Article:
Short Takes

by digby

Here are a few links to interesting stuff today that speak for themselves:

1.) David Rees is a god. It just doesn't get any better than this. When I read that gobbledygook Ignatieff piece, I just wanted to crawl in a corner with my cat and whimper softly for about three hours (which I haven't done since I was forty.)

2.)Howard Kurtz quotes uber dirt-digger Dan Moldea saying:

"I have it on very, very good authority that major opposition research has already been conducted on Bill Clinton, and it's going to be a massive smear campaign against him," he says. A group of former intelligence officers, he says, is "going to try to cripple Hillary through Bill."

I'm assuming if it's "intelligence officers" that they're going to say he's in cahoots with terrorists. And I have no doubt the 28 percenters will hungrily gobble down every little detail, (especially since it will probably feature some Middle eastern Monica-babe with dirty talk in Farsi or something. They love the nasty stuff.) But it can't just be the standard Bill storyline since half the GOP have recently been revealed to be perverts and the top contender is himself a cross-dressing serial philanderer. They have to up the ante and treason is all they have left. The question will be if anyone but the ditto-heads care about such things.

3.) Eric Boehlert reports that the much ballyhooed firewall that was supposed to be erected between Rupert Murdoch and the news pages of the WSJ turns out to be a big pile of fetid rightwing compost. The committee that will be overseeing this "wall" is going to be chaired by a man so fully ensconced in the rightwing noise machine that he "not only faithfully regurgitates Republican talking points in print for a living, but who in early 2003 predicted the fighting in Iraq would be 'relatively inconsequential,' and who months later declared that America had won the Iraq war in 'a cakewalk.'"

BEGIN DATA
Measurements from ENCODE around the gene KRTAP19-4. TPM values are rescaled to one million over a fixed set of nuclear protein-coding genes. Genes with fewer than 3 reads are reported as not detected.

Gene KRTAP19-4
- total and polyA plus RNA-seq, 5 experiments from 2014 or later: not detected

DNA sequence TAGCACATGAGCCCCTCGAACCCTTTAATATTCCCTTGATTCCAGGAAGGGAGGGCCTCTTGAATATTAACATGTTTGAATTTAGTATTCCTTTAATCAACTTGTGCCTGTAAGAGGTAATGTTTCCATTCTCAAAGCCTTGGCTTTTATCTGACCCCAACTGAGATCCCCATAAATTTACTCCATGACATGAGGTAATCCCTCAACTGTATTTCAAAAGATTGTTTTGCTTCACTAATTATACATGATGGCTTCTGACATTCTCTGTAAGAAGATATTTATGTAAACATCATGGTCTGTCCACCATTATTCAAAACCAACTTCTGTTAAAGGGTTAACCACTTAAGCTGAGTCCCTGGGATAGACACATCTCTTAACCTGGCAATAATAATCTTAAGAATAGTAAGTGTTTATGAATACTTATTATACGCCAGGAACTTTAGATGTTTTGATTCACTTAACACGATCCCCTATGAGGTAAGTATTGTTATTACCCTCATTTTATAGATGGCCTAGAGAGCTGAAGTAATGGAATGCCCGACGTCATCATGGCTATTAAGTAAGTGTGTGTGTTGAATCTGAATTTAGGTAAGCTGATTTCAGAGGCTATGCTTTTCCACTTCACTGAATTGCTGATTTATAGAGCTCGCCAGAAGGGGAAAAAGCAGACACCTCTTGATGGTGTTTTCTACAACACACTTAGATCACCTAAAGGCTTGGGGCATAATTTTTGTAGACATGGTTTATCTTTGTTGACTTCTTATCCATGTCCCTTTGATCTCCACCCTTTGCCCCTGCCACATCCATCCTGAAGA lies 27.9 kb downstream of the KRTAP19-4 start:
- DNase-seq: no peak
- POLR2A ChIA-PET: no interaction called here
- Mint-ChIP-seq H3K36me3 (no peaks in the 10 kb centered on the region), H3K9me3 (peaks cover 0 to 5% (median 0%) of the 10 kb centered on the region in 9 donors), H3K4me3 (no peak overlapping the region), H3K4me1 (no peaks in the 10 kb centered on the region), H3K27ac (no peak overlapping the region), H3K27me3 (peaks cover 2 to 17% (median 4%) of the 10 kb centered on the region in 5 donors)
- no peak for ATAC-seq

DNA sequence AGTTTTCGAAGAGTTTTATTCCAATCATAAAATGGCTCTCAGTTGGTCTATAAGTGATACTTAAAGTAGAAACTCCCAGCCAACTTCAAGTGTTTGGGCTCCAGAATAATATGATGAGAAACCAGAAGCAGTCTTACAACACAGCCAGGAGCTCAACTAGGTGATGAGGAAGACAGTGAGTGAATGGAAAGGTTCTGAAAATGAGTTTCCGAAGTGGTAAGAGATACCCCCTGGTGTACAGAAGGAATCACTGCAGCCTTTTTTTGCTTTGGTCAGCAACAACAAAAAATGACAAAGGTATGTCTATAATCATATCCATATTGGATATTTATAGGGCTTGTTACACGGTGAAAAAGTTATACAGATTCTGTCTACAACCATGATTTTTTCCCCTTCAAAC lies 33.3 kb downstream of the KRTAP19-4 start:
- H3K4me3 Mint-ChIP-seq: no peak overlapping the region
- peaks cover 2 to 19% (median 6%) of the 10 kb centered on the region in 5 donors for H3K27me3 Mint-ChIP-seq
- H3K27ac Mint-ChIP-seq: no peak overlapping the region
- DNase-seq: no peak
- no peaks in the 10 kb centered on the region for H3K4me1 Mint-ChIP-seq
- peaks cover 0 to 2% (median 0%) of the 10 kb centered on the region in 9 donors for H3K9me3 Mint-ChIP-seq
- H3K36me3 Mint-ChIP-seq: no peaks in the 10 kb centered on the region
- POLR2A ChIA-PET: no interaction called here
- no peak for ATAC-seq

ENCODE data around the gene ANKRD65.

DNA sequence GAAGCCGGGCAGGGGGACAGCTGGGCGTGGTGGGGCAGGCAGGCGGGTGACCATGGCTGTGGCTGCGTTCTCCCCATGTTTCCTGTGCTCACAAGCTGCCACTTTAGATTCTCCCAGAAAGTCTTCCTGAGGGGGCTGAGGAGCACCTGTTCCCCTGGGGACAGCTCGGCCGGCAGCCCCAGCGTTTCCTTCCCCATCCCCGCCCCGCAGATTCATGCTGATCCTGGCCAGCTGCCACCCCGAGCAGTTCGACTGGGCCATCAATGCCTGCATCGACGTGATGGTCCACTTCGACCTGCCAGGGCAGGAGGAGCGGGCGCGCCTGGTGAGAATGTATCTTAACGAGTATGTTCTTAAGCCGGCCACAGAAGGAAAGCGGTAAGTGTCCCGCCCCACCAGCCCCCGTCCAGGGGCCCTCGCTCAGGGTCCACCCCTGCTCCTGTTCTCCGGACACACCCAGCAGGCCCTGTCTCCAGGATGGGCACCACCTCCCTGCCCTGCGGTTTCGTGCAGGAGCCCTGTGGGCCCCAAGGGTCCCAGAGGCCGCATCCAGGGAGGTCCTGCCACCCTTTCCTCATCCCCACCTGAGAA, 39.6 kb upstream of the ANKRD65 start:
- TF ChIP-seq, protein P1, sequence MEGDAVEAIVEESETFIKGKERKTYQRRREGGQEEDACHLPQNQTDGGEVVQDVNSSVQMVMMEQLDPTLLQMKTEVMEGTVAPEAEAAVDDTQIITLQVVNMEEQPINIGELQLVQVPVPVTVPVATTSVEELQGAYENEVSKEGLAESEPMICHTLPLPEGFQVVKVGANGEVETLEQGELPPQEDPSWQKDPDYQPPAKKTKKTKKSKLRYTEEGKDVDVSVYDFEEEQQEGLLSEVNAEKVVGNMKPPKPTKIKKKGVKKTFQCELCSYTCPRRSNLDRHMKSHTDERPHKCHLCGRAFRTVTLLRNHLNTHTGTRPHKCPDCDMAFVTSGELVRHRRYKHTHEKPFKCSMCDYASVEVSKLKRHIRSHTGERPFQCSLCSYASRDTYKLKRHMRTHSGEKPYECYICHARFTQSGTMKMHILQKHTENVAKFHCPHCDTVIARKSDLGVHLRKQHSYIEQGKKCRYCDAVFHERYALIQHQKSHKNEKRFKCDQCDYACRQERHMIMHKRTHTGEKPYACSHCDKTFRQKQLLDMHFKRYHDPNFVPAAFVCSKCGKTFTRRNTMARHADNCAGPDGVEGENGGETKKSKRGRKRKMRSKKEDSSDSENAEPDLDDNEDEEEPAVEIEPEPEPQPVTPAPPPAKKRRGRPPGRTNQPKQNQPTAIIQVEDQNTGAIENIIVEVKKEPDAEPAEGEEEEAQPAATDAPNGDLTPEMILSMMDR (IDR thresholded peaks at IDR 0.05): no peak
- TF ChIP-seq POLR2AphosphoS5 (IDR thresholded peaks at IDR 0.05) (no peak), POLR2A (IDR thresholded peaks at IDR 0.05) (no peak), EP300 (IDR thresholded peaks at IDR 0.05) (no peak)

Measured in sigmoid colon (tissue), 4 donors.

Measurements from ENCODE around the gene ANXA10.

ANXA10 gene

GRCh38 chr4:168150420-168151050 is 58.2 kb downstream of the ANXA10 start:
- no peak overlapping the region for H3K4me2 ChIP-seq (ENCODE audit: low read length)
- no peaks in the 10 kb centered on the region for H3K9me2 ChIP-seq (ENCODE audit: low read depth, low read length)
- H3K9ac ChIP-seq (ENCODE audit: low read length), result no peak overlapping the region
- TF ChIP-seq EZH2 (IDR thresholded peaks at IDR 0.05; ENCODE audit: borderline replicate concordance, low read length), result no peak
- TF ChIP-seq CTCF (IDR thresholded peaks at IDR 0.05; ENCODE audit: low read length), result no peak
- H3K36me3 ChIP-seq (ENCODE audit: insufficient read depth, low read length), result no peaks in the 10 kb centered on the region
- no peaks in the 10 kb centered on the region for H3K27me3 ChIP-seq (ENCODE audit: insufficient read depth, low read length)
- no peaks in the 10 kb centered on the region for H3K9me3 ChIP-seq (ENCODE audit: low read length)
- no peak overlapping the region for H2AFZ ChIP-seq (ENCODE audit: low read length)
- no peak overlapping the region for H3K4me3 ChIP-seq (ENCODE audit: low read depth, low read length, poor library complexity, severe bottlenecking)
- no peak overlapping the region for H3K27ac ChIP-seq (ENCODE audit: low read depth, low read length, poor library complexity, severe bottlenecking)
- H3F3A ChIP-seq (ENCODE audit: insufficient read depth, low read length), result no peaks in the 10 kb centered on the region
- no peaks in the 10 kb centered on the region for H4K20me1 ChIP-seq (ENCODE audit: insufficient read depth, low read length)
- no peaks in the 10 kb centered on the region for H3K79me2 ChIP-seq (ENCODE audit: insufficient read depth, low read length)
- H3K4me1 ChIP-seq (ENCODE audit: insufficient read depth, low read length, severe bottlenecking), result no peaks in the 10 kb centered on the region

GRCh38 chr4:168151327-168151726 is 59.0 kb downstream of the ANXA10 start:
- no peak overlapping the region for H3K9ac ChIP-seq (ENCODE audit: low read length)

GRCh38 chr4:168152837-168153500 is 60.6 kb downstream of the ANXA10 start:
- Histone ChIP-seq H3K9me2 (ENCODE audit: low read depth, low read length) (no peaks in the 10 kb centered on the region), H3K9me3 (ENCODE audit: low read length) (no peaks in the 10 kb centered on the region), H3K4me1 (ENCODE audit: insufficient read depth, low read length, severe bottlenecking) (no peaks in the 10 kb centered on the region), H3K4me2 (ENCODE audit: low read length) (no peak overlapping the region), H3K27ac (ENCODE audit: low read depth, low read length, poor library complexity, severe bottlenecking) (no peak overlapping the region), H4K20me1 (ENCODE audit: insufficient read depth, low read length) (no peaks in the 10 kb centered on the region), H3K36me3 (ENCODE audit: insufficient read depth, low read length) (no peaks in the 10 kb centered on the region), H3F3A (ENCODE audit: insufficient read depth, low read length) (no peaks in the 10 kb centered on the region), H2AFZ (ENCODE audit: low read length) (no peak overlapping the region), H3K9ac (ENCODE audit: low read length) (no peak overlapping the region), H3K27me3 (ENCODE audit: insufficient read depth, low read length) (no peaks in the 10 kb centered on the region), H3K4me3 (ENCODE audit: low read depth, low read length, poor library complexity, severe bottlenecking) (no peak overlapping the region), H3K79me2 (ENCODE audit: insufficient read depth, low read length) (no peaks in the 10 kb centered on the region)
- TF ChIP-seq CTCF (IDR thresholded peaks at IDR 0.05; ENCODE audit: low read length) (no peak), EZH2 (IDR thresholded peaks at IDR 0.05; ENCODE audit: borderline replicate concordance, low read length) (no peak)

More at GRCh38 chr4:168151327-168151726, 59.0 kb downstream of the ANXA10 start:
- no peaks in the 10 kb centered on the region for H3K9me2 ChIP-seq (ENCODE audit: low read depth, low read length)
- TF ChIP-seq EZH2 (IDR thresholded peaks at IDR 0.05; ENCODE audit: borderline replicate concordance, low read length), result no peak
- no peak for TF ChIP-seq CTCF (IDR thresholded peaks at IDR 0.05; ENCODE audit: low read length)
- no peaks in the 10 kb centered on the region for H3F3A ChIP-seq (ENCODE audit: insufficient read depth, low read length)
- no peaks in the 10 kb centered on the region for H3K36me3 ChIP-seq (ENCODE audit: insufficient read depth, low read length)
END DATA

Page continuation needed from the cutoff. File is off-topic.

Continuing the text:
You've gotta love the wingnuts. They don't even try to hide their mendacity anymore. In fact, they go out of their way to show it off. They're proud of it. it's really all they have left.

4.) Finally, there's this and it says everything you need to know about how completely dysfunctional the political media are. A week or so ago our papers and TV screens were saturated with those two great "war skeptics," O'Hanlon and Pollack, making their famous observation that surgin' was a-workin'. The whole political establishment shuddered in orgasmic delight and the two were feted like they were latter day Christopher Columbuses, returned home with gold and trinkets from the new world. Nobody thought to ask the other guy who was on that trip if he agreed with their assessment. Now that he's released a report, they still aren't asking.

Greg Sargent at The Horses Mouth writes:

Really, it's worth stepping back and pondering just how unprofessional and dysfunctional the media's performance has been on this story to date. It starts with The Times's editors, who actually allowed these two to con the paper's readers into forgetting their unflagging support for the invasion and the surge, letting them get away with describing themselves only as war critics. That embarrassing flub then colored virtually all the coverage that followed. Because of it, the big news orgs persuaded themselves that there was something counterintuitive about their conclusion -- and proceeded to report, in one outlet after another, that these war "critics" had suddenly found reason to be hopeful.

Now we have a story that's genuinely counterintuitive -- that is, that a companion of the two went along and reached very different, and far more pessimistic, conclusions about the prospects for success in Iraq. Not only is this counterintuitive, but there's also conflict here, too -- Cordesman flags his disagreement with his esteemed colleagues in the first paragraph of his synopsis. This also puts Cordesman at odds with the White House, which relentlessly flacked O'Hanlon and Pollack's findings. And the media response to Cordesman thus far? Virtual silence.